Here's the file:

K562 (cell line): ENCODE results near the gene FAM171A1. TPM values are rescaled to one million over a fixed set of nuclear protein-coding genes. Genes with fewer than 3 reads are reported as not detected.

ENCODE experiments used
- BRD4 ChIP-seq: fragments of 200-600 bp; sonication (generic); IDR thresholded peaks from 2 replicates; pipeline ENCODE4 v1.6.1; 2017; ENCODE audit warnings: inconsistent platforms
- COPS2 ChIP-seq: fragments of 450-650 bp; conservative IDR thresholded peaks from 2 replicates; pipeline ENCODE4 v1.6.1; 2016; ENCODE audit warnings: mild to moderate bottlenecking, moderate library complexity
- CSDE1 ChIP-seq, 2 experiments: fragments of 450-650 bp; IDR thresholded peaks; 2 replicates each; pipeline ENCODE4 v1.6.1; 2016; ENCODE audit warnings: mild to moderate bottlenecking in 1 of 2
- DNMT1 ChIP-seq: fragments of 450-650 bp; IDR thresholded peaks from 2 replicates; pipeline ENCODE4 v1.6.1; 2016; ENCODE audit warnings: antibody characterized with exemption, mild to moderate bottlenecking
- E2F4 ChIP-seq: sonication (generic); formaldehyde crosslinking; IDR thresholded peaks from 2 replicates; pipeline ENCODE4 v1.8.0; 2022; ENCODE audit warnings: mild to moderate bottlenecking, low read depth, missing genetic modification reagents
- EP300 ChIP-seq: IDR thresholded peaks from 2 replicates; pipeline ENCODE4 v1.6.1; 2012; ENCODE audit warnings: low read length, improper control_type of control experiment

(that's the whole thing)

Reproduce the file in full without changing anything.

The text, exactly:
K562 (cell line): ENCODE results near the gene FAM171A1. TPM values are rescaled to one million over a fixed set of nuclear protein-coding genes. Genes with fewer than 3 reads are reported as not detected.

ENCODE experiments used
- BRD4 ChIP-seq: fragments of 200-600 bp; sonication (generic); IDR thresholded peaks from 2 replicates; pipeline ENCODE4 v1.6.1; 2017; ENCODE audit warnings: inconsistent platforms
- COPS2 ChIP-seq: fragments of 450-650 bp; conservative IDR thresholded peaks from 2 replicates; pipeline ENCODE4 v1.6.1; 2016; ENCODE audit warnings: mild to moderate bottlenecking, moderate library complexity
- CSDE1 ChIP-seq, 2 experiments: fragments of 450-650 bp; IDR thresholded peaks; 2 replicates each; pipeline ENCODE4 v1.6.1; 2016; ENCODE audit warnings: mild to moderate bottlenecking in 1 of 2
- DNMT1 ChIP-seq: fragments of 450-650 bp; IDR thresholded peaks from 2 replicates; pipeline ENCODE4 v1.6.1; 2016; ENCODE audit warnings: antibody characterized with exemption, mild to moderate bottlenecking
- E2F4 ChIP-seq: sonication (generic); formaldehyde crosslinking; IDR thresholded peaks from 2 replicates; pipeline ENCODE4 v1.8.0; 2022; ENCODE audit warnings: mild to moderate bottlenecking, low read depth, missing genetic modification reagents
- EP300 ChIP-seq: IDR thresholded peaks from 2 replicates; pipeline ENCODE4 v1.6.1; 2012; ENCODE audit warnings: low read length, improper control_type of control experiment